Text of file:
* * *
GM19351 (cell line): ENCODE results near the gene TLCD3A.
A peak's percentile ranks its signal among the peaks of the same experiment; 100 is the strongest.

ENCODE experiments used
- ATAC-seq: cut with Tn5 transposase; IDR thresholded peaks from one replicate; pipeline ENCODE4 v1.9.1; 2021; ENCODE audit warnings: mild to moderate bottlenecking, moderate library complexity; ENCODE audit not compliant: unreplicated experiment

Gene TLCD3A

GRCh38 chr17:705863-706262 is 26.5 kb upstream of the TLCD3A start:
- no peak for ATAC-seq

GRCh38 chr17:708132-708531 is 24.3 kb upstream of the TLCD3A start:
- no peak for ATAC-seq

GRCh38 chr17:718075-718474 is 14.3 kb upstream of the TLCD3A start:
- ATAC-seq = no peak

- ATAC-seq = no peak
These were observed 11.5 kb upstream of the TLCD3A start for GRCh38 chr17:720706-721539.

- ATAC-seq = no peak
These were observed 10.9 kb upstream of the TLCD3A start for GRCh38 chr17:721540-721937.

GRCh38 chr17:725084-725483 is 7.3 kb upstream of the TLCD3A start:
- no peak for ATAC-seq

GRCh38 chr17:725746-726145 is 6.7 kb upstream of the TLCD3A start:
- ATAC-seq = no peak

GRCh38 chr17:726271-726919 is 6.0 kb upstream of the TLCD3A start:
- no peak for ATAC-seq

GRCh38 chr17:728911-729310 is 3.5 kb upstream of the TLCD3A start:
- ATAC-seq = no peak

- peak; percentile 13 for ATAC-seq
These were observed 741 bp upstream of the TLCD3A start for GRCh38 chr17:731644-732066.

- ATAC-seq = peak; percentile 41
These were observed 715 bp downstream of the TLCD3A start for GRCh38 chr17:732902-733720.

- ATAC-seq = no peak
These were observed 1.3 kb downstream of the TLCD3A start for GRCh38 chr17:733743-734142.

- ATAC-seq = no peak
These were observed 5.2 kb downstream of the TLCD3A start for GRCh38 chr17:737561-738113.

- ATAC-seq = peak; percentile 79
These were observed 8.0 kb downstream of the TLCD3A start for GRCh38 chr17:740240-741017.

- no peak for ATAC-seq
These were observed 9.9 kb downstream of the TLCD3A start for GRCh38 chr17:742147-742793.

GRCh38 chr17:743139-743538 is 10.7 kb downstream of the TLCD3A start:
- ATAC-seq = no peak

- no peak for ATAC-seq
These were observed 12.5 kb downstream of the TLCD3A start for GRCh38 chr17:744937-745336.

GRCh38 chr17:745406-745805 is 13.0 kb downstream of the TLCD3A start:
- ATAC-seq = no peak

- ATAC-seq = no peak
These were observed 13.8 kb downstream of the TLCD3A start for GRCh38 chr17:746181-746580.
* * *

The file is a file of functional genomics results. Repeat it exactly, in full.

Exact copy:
GM19351 (cell line): ENCODE results near the gene TLCD3A.
A peak's percentile ranks its signal among the peaks of the same experiment; 100 is the strongest.

ENCODE experiments used
- ATAC-seq: cut with Tn5 transposase; IDR thresholded peaks from one replicate; pipeline ENCODE4 v1.9.1; 2021; ENCODE audit warnings: mild to moderate bottlenecking, moderate library complexity; ENCODE audit not compliant: unreplicated experiment

Gene TLCD3A

GRCh38 chr17:705863-706262 is 26.5 kb upstream of the TLCD3A start:
- no peak for ATAC-seq

GRCh38 chr17:708132-708531 is 24.3 kb upstream of the TLCD3A start:
- no peak for ATAC-seq

GRCh38 chr17:718075-718474 is 14.3 kb upstream of the TLCD3A start:
- ATAC-seq = no peak

- ATAC-seq = no peak
These were observed 11.5 kb upstream of the TLCD3A start for GRCh38 chr17:720706-721539.

- ATAC-seq = no peak
These were observed 10.9 kb upstream of the TLCD3A start for GRCh38 chr17:721540-721937.

GRCh38 chr17:725084-725483 is 7.3 kb upstream of the TLCD3A start:
- no peak for ATAC-seq

GRCh38 chr17:725746-726145 is 6.7 kb upstream of the TLCD3A start:
- ATAC-seq = no peak

GRCh38 chr17:726271-726919 is 6.0 kb upstream of the TLCD3A start:
- no peak for ATAC-seq

GRCh38 chr17:728911-729310 is 3.5 kb upstream of the TLCD3A start:
- ATAC-seq = no peak

- peak; percentile 13 for ATAC-seq
These were observed 741 bp upstream of the TLCD3A start for GRCh38 chr17:731644-732066.

- ATAC-seq = peak; percentile 41
These were observed 715 bp downstream of the TLCD3A start for GRCh38 chr17:732902-733720.

- ATAC-seq = no peak
These were observed 1.3 kb downstream of the TLCD3A start for GRCh38 chr17:733743-734142.

- ATAC-seq = no peak
These were observed 5.2 kb downstream of the TLCD3A start for GRCh38 chr17:737561-738113.

- ATAC-seq = peak; percentile 79
These were observed 8.0 kb downstream of the TLCD3A start for GRCh38 chr17:740240-741017.

- no peak for ATAC-seq
These were observed 9.9 kb downstream of the TLCD3A start for GRCh38 chr17:742147-742793.

GRCh38 chr17:743139-743538 is 10.7 kb downstream of the TLCD3A start:
- ATAC-seq = no peak

- no peak for ATAC-seq
These were observed 12.5 kb downstream of the TLCD3A start for GRCh38 chr17:744937-745336.

GRCh38 chr17:745406-745805 is 13.0 kb downstream of the TLCD3A start:
- ATAC-seq = no peak

- ATAC-seq = no peak
These were observed 13.8 kb downstream of the TLCD3A start for GRCh38 chr17:746181-746580.